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300 years of sell in May

300 years of sell in May

Regular readers know I'm a fan of selling in May. What you might not appreciate, however, is just how much evidence we have for this rule.

Thanks to the Bank of England, we have share price data going back to the early 18th century. These numbers tell us that even over a period as long as 300 years we still see seasonality in prices. Since 1710, prices have fallen on average in July, September and October and have barely risen at all in June. Over these 307 years prices have risen by an average of 2.8 per cent from Halloween to May Day, but by only 0.4 per cent from May Day to Halloween (these numbers exclude dividends).

 

Average monthly change in UK share prices since 1710

 

Yes, May itself has seen decent average returns, which suggests that selling sometime in May has worked better than selling on May Day itself. But this is consistent with the general theory that appetite for risk increases in the springtime and falls in the autumn.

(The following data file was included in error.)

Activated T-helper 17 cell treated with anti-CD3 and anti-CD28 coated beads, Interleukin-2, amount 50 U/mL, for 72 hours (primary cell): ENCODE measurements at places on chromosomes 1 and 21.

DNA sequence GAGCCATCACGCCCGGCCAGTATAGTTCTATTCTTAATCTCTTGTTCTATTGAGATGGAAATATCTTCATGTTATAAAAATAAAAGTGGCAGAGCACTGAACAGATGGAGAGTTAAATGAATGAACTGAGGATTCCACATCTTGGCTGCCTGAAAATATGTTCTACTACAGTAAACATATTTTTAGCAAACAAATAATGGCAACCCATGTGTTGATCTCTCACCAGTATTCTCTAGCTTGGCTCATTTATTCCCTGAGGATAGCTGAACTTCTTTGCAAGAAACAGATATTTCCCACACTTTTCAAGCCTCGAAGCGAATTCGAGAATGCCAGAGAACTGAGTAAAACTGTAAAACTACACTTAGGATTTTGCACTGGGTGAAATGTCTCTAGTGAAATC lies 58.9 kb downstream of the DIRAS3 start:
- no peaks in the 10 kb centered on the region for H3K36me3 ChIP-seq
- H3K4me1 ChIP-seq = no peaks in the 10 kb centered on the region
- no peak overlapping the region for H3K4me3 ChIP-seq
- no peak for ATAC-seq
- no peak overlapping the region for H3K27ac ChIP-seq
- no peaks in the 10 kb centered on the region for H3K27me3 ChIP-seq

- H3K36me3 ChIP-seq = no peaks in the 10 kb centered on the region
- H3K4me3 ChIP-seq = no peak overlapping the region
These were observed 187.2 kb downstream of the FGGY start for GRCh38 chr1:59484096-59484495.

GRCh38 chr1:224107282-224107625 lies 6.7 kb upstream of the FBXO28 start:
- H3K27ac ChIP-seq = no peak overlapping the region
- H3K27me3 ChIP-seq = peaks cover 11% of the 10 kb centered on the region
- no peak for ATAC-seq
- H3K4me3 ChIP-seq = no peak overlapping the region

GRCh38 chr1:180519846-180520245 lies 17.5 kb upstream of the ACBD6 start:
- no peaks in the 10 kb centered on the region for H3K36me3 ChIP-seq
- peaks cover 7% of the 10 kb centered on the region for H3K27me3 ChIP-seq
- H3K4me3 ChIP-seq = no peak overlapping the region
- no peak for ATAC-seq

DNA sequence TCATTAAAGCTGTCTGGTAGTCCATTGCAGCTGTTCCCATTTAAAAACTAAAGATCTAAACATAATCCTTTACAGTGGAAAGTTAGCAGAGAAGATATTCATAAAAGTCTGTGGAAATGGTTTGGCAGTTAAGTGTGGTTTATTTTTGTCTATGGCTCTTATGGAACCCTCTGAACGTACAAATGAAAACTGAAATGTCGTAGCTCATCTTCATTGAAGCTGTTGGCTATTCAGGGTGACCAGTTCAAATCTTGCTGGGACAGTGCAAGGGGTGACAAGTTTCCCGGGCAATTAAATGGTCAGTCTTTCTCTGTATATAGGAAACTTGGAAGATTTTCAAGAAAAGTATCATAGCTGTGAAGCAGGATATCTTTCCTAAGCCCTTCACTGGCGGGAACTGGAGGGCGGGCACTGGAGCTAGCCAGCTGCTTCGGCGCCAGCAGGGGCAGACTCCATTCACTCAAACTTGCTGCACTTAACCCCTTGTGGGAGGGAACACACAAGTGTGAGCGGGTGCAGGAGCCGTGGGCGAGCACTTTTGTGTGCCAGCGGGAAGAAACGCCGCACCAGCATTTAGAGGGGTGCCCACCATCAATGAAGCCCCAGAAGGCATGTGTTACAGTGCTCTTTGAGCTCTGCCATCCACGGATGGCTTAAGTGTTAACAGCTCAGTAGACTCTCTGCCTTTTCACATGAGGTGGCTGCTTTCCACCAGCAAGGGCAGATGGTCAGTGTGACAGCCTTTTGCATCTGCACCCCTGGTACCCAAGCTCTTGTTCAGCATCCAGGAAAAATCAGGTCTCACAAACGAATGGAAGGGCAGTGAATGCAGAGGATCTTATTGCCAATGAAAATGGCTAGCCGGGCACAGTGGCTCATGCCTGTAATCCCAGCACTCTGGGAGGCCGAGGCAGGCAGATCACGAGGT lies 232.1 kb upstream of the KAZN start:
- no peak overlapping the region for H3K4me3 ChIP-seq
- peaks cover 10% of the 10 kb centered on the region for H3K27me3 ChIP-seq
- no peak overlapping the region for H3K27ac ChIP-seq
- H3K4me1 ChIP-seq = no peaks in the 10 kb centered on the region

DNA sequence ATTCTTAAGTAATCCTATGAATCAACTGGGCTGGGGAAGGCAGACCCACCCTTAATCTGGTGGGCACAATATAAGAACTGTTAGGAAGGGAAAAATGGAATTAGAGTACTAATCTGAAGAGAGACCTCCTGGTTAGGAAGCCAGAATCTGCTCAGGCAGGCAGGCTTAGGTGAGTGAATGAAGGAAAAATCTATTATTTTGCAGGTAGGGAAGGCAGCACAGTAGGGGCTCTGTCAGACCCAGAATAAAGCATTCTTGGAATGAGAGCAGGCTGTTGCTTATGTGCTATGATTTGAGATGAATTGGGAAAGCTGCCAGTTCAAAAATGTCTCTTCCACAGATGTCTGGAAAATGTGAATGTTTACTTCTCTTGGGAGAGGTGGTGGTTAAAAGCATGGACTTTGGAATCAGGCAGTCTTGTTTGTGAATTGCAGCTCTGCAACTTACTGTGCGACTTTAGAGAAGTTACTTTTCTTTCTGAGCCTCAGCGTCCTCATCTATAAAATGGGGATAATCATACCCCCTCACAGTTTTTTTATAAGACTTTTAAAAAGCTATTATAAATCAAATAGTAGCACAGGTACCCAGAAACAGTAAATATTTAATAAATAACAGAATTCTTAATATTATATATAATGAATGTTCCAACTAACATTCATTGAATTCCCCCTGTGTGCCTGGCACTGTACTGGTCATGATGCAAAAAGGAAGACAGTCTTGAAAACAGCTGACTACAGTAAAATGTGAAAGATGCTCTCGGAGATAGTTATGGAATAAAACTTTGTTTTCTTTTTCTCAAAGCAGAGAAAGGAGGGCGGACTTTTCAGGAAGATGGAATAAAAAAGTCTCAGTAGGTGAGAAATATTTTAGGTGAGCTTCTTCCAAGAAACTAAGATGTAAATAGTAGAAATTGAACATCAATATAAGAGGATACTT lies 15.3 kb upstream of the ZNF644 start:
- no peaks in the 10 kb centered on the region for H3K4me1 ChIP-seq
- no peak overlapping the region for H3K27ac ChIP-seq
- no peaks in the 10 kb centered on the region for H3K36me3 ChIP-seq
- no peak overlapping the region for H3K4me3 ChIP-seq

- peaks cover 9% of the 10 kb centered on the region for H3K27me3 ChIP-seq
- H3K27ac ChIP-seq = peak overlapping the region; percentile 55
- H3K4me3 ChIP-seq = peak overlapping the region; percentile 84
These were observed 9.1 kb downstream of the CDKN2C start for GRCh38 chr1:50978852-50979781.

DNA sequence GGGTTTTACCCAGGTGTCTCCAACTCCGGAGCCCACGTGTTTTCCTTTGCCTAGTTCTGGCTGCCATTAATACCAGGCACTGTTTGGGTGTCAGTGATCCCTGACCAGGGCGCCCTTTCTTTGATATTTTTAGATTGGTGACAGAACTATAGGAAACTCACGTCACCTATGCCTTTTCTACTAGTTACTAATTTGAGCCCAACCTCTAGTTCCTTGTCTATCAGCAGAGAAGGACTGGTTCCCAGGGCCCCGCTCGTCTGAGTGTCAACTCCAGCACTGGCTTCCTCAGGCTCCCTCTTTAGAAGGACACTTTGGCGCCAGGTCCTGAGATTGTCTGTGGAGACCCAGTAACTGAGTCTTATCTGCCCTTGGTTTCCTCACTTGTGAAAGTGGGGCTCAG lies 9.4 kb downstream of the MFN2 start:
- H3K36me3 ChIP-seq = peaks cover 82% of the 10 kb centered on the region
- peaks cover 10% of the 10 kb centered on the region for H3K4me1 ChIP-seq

'Sell in May' wouldn't just have got us out of shares before the financial crisis of 2008. It would also have protected investors from the worst of the bursting of the South Sea Bubble in 1720 (which occurred in September and October) and from the collapse of Overend Gurney in May 1866. The rule would also have significantly cut losses on collapsing railway stocks in 1847 and 1848.

If we split the past 307 years into 50-year periods, we see that the 'sell on May Day, buy on Halloween' rule has worked quite consistently. Only in 1911-60 were price rises greater in the summer than winter. What's unusual about recent years has been the strength of the market in the winter, rather than weakness in the summer.

All this perhaps directs us to a less reputable reason for some resistance to the idea of selling in May. Fund managers and financial advisers want to believe that they are more rational and better informed than 18th century dandies or Victorians in stovepipe hats and so are less swayed by sentiment. The numbers, however, tell us otherwise. Knowledge and technology progresses, but rationality is slower to do so; we are still emotional creatures.

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By Chris Dillow,
03 May 2017

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Chris Dillow

Chris spent eight years as an economist with one of Japan's largest banks. Here, he provides insightful commentary on the latest economic news and data, along with thought-provoking articles about investor behaviour.

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